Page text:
Even Caroline, who makes a brief reappearance on the stoop outside Hannah’s apartment, recommends that Hannah leave the city. Caroline happily seems to have gotten the help she needed, which she ascribes both to having left the city and to a “short but very powerful stay” at a hospital. Whatever other messages she may be sending, Caroline hardly makes a powerful argument in favor of urban parenting.
So Hannah ends up knocking on Shoshanna’s door, and discovering that she’s drifted so far away from her friends that they’re all here celebrating Shoshanna’s engagement to a person Hannah didn’t even know existed. Hannah’s furious and hurt, and they all end up crammed into the bathroom for Marnie’s “group meeting,” a final conclave of the series’ four leads. It’s a perfect scene, not just for what it accomplishes, but for the way it’s done — they’re together in this minuscule space, and we wonder if maybe this will be a moment of reconciliation and forgiveness. It won’t. The cinematography communicates it even before the dialogue does: They hardly look at one another, and certainly never in an intimate, personal way. They’re all in this bathroom together, and yet each character occupies her own, separate visual box. (The exception is Hannah and Marnie, who share a wider shot together a few times, but who also almost never look at one another.) Still, it could be on its way to a happy, goopy reunion, but then Shoshanna comes along and blows the whole thing up.
Shoshanna, who’s been drifting further and further into the background of this series, ends up turning that narrative marginalization on its head. She is better without them. They are, she tells them, better without each other. None of them seems capable of interacting without making the entire relationship a self-centered, myopic nightmare. They have nothing in common. Shoshanna wasn’t marginalized or pushed into the background, she tells the other three women; she chose a happier, less narcissistic, less boring group of friends, and she recommends they all do the same. (She now has friends with “jobs and purses and nice personalities.”) Shoshanna is not wrong. She’s amazingly funny — the whole scene is, even while it’s also a little devastating — but she is certainly not wrong, and everyone else seems to realize it.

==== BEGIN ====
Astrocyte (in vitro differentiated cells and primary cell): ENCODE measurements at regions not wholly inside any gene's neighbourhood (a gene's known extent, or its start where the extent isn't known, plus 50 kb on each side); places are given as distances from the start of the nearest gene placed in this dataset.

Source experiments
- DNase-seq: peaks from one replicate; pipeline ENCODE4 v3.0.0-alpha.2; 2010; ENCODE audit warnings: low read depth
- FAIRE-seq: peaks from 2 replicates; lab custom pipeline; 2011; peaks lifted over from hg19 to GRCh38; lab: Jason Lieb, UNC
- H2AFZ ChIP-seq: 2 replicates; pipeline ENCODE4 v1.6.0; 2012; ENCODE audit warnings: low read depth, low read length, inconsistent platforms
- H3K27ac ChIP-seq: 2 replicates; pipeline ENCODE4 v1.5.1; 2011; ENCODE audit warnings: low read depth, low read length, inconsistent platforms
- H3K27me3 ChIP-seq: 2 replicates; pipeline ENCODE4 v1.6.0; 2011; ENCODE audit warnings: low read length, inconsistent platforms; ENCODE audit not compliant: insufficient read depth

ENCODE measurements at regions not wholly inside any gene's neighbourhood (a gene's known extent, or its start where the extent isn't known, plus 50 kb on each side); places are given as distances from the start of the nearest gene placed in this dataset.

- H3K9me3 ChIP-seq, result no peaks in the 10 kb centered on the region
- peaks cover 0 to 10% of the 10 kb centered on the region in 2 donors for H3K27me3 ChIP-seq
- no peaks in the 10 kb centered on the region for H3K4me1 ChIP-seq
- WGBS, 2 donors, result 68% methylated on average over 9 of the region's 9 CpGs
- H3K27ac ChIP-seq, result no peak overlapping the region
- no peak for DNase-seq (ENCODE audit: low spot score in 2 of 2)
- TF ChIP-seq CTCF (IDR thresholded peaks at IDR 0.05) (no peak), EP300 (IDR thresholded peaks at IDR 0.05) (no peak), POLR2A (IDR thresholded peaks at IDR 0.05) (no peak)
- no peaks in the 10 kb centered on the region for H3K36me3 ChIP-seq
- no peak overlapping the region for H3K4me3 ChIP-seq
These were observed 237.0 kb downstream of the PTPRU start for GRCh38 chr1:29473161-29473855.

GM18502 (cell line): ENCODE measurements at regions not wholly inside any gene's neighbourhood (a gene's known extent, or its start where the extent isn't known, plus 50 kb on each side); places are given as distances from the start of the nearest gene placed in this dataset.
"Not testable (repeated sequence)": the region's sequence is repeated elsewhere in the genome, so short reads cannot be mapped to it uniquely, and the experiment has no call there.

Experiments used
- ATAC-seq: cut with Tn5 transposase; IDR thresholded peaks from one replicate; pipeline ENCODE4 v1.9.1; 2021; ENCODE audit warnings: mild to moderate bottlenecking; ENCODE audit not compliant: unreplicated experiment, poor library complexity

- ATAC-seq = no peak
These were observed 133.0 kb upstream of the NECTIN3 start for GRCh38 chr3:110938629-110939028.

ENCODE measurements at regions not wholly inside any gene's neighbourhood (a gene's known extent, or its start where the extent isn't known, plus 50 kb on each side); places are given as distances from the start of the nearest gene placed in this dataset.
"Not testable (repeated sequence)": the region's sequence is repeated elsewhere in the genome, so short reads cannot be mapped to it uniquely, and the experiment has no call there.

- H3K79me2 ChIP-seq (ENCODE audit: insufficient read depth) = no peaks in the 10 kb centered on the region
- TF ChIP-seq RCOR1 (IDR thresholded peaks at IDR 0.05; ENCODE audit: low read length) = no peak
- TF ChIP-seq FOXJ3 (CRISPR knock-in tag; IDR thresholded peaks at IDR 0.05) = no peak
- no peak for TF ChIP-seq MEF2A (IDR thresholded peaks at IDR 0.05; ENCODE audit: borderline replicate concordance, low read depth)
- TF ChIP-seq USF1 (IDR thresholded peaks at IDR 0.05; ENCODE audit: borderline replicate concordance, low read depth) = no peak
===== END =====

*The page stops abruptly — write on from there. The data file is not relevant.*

When they get back into the party, Hannah and Jessa do have a sweet reconciliation, and everyone manages to get along and have a good time. It’s not the sort of conversation where they now vow to be friends forever, though. It’s forgiveness; it is not swearing undying love. The bathroom scene gives us each of the women in her own box, separated from one another and unhappy. The closing dance montage plays the same visual trick. It’s a tiny apartment, and yet each of them is visually and narratively in her own space, apart from any of the other women. We get a few shots of Hannah and Jessa together, and a few brief glimpses of them dancing in each others’ frame, but they’re certainly not dancing with one another. At the end, this is not about four people dancing in the begrudging, synchronized choreography we saw them do at the end of season three’s “Beach House” episode. They dance by themselves.
Hannah’s magical academic job looks like a fairy-tale ending, something that appears out of nowhere to take away all the pain. It frustrates me, even though I know “Goodbye Tour” would also make a very satisfying, fitting finale episode. (Girl learns to support and be happy for herself, fin. There are worse conclusions, regardless of how improbable.) Here’s why the unreality doesn’t matter so much, though: For one, the real ending here is not about Hannah’s job, but the end of these four characters’ relationship with one another, and Hannah’s relationship with New York. And that ending is far more complex, and thoughtful, and sad and effective and right for the series.
The other reason is that this was not the finale. In almost every respect, Girls has wrapped up Hannah’s life into a neat little bow of achievement and expectation and sent her off into the future — except there’s still one episode left. We’ll have one last chance to see Hannah actually have to grapple with the consequences of her choices. “Come with me,” Hannah sings as she drives away from the city, maybe for the last time. “I’ll take you home.”